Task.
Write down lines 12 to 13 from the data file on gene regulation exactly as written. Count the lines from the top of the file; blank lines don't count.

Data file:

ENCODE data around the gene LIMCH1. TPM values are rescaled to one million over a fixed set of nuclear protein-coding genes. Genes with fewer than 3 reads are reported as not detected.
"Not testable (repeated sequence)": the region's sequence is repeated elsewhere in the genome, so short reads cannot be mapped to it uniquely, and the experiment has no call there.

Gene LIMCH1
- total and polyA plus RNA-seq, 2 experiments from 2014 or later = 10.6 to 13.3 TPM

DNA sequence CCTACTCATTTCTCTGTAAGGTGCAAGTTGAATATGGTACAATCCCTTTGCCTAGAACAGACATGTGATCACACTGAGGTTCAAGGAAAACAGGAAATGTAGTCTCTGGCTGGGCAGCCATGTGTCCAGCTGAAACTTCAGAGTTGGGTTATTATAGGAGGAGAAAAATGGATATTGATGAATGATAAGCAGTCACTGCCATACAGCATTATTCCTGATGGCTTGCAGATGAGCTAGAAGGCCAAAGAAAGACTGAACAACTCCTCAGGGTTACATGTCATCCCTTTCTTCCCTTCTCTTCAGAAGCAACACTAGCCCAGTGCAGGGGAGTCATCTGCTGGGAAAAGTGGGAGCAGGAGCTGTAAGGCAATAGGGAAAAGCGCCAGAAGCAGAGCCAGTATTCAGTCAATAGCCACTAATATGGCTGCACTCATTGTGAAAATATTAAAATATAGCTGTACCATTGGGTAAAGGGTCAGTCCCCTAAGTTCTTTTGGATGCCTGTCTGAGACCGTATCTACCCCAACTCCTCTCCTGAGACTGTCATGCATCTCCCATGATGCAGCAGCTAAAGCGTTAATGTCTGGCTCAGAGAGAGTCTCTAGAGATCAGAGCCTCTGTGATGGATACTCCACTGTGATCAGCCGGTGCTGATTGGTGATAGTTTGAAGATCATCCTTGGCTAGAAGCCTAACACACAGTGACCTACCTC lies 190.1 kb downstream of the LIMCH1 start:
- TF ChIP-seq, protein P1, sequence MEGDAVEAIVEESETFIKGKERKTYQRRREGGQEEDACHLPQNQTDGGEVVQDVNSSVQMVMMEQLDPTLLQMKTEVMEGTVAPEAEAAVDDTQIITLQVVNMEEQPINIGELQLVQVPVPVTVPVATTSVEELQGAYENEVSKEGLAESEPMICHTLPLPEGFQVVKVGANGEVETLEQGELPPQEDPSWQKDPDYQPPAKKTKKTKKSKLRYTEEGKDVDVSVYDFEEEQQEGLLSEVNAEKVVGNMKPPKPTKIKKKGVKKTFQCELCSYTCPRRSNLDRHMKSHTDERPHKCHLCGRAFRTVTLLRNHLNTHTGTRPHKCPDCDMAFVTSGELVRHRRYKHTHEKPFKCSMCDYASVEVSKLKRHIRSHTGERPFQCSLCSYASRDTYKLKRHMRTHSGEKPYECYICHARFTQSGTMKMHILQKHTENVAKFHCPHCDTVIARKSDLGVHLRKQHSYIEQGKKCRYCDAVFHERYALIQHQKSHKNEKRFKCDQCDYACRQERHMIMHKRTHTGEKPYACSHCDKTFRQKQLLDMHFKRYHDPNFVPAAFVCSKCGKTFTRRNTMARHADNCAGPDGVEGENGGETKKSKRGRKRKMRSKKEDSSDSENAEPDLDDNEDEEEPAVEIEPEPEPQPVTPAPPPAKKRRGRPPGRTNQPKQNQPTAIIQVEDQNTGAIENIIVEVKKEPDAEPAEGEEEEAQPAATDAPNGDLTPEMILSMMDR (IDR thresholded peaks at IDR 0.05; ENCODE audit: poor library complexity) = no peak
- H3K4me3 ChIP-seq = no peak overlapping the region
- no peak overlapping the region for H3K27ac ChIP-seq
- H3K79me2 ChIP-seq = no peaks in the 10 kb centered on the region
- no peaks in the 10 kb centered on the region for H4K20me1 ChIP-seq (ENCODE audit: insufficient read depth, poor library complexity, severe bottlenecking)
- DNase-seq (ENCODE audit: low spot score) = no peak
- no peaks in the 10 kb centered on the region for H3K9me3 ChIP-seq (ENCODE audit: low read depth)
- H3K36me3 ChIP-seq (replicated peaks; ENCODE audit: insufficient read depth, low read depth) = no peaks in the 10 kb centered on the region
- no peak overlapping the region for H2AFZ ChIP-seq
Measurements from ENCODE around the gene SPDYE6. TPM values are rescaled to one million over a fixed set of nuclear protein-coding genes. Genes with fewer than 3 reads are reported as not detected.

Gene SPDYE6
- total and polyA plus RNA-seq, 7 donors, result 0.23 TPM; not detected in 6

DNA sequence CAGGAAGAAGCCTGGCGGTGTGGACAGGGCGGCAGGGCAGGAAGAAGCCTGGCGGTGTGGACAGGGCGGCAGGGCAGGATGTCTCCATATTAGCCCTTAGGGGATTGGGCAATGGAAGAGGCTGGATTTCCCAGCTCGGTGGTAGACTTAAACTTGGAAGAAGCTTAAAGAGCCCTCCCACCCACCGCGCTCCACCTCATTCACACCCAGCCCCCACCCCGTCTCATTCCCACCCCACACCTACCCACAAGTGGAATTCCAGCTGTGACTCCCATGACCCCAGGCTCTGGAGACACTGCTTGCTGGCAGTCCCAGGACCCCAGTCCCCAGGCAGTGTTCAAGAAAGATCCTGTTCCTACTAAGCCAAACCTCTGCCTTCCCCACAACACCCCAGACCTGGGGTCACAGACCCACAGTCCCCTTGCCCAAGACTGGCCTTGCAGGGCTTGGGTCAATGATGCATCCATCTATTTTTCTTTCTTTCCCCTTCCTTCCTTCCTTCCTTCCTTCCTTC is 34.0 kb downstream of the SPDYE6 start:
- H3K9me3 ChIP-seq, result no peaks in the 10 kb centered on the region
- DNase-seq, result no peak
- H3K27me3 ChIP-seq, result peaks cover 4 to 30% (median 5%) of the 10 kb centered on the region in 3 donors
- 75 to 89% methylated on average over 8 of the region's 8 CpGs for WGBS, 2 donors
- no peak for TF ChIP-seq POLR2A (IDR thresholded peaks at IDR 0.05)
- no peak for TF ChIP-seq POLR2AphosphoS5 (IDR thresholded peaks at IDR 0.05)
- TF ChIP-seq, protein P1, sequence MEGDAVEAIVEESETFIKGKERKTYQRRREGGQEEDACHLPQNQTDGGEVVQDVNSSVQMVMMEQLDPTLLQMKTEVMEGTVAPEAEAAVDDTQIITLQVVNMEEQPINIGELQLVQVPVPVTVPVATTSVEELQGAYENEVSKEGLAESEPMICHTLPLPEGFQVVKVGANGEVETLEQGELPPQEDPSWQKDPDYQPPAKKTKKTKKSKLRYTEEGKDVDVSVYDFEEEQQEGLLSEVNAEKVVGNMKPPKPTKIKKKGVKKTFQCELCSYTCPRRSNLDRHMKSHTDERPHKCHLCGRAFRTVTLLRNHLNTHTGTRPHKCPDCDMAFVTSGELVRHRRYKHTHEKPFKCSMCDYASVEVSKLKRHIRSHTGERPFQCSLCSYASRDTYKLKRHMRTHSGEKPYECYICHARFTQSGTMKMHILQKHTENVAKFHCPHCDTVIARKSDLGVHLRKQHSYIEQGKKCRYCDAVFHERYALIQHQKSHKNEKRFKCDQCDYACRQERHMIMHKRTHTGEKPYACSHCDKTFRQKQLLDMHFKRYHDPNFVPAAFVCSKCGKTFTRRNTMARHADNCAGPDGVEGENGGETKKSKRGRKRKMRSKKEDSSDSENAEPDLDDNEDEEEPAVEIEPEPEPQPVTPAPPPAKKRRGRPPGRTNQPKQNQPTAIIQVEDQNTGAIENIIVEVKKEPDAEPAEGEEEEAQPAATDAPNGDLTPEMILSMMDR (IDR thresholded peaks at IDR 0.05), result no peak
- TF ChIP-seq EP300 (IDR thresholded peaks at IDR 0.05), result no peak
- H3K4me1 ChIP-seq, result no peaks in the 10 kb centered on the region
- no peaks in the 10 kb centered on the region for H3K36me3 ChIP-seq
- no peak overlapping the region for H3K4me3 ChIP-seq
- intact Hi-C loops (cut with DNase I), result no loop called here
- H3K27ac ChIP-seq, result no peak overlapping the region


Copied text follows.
- no peaks in the 10 kb centered on the region for H3K9me3 ChIP-seq (ENCODE audit: low read depth)
- H3K36me3 ChIP-seq (replicated peaks; ENCODE audit: insufficient read depth, low read depth) = no peaks in the 10 kb centered on the region